Blanca Mancilla and Bill Wadge, along with all of the papers
    presented at the International Symposia on Lucid and
    Intensional Programming
    and the Conferences on
    Distributed Communities on the Web

  • cartesianprogramming 05:22 on 2012/05/22 Permalink | Reply  

    The first release of TransLucid is out! 

    It has taken a long time to come, but the first release of TransLucid,
    version 0.1.0, is out. It is available at the following link.

  • cartesianprogramming 04:42 on 2010/09/13 Permalink | Reply  

    Formalization of the interpreter 

    The interpreter needs to be formalized once the operational semantics is finished. This is a necessary step towards writing TransLucid in TransLucid. The key missing parts for writing TL in TL are:

    1. Besfitting
    2. Parsing (a form of bestfitting)
    3. Printing (a form of bestfitting)
    4, Libraries

    We are close on all of these. But nothing is finalized.

    • jarro2783 10:05 on 2010/09/14 Permalink | Reply

      1. We need a good algorithm to determine the bestfit equation. The best I can think of would be n^2 because it has to determine for every equation whether it is more specific than every other.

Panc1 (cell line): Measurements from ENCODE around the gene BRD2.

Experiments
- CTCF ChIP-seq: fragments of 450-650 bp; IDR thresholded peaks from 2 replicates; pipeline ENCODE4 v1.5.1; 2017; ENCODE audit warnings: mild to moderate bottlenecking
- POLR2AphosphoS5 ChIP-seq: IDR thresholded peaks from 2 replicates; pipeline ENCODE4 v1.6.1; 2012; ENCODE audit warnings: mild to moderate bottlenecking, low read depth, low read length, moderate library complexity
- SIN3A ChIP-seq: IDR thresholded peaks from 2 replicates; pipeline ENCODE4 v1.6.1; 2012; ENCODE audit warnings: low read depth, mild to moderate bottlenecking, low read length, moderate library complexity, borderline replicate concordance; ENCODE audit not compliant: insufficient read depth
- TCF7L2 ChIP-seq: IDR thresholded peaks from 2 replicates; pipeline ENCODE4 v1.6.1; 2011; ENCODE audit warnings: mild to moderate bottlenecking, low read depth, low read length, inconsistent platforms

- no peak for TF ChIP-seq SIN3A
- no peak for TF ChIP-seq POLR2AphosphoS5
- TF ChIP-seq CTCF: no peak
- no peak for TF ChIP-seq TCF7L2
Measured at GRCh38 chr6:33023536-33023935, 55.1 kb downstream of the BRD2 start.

2. Not sure about how to tackle this still. Some sort of recursive descent thing which mimics spirit could be feasible. I can see that in the future we could even beat spirit, possibly blowing it out of the water. We quite possibly need functions in TL to do this.
      3. String operations are probably required, apart from that it seems trivial.
      4. It seems that we just need some proper semantics. At the moment a library adds equations when it’s loaded. Libraries are currently written in c++, we could allow these to be translucid files too.

      • cartesianprogramming 10:12 on 2010/09/14 Permalink | Reply